by Joan Herrmann

Whereiwander… October brings many visible changes to the Adirondacks. Of course, the most notable change is to the foliage. Red and sugar maples, aspens, beech and birch merge with the spruces, pines and balsams to present an awesome “going away” party in the canopy. The understory also produces a grand display when hobblebush, ferns and wildflower leaves change from summer’s constant green to metallic gold, bonze and copper, with a bit of purple for contrast. As the days begin to shorten, animals begin changing colors too. White-tailed deer begin to molt, lighter tan and reddish hairs of spring and summer will fall off and the newly grown darker brownish hairs become the autumn and winter coat. Camouflaging and insulating hairs will also begin molting and growing on snowshoe hares and long-tailed weasels. Snowshoe hares molting, from reddish brown to white, may take several months to complete the process, while the long-tail weasels molting to winter white (except for the tip of the tail) may accomplish molting, in a matter of weeks.
Many animals have begun to “bulk up” for a long sleep in addition to growing insulating hair. Black bears are omnivores and have been eating everything, including fruits, berries, nuts, seeds, plants, insects, eggs, small mammals, fish, honey and carrion. The stored fat will be burned for fuel so there will be little loss of muscle. While hibernating black bears will not eat or drink, they do not move about, or excrete. Their heart rate and breathing will slow down. Female black bears will probably den up by late October. If she has cubs they will den up with her. The cubs stay with the mother for about 18 months. If she mated in the spring, she will den up alone and the new cubs will be born while she hibernates. The male black bears will den up about the last week in November or the first week of December.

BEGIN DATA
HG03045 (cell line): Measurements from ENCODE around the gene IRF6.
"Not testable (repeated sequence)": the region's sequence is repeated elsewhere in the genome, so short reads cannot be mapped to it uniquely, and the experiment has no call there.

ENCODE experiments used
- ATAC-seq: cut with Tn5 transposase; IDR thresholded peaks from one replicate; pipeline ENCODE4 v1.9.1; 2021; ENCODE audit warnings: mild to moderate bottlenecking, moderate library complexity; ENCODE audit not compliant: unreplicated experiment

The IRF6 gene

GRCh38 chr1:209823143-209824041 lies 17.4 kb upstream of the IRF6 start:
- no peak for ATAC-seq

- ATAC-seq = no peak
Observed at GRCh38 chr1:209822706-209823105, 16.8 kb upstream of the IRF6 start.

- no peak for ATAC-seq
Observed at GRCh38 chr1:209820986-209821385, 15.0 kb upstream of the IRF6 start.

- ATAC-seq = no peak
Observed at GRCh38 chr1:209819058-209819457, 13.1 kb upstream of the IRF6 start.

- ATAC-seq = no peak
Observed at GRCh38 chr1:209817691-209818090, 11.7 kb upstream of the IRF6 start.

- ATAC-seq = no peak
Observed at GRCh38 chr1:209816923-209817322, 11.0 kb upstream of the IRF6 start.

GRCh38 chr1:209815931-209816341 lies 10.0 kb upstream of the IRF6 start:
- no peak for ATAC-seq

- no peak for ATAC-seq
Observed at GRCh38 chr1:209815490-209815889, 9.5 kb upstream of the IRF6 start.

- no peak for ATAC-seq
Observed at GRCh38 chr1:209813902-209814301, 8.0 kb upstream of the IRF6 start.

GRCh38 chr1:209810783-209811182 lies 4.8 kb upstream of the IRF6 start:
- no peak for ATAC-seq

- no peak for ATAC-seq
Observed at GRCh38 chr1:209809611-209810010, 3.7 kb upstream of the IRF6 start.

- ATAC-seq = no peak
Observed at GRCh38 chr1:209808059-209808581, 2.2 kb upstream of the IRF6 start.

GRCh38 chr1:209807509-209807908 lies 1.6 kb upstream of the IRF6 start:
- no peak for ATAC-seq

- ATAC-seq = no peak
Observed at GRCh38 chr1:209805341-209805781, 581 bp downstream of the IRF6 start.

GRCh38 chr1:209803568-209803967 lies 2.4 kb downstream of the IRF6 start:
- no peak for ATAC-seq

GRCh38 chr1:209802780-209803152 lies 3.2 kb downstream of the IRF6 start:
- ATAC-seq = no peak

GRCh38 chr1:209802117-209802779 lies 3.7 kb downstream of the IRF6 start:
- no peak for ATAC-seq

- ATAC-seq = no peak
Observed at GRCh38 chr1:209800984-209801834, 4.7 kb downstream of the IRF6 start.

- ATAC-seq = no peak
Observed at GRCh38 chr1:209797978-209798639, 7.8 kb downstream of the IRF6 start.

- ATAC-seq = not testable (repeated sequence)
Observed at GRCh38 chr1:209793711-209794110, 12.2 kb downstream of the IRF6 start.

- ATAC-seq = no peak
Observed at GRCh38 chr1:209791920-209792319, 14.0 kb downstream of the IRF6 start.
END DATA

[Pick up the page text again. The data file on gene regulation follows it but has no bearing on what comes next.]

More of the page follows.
Small mammals have been preparing for winter all spring and summer long, some by making caches. The eastern chipmunks which reside on our property have been caching unsalted peanuts and sunflowers seed for many months. The eastern chipmunks “sleep” for several weeks at a time, not a true hibernation, and wake up and eat from the cache. They have been collecting other foods sources as well, such as corn, beechnuts and berries, which will be eaten throughout the winter and early spring. On mild days in late winter or early spring I will occasionally see one or more eastern chipmunks at our bird feeders, replenishing their cache.
Insects that don’t winter over, such as grasshoppers, katydids and crickets will have deposited their eggs in leaf litter or within rock or wood crevices. The eggs wait under a blanket of snow, for the days to grow longer and warmer, then the nymphs (immature stage of some insects) will emerge.
Autumn is a great time to spend time outdoors, discovering or revisiting favorite hiking places, especially when temperatures are cooler and insects are no longer a problem. After a few days of rain many new “treasures” appear in wooded areas, such as new species of mushrooms. Even though I love eating mushrooms, I enjoy finding and photographing them even more.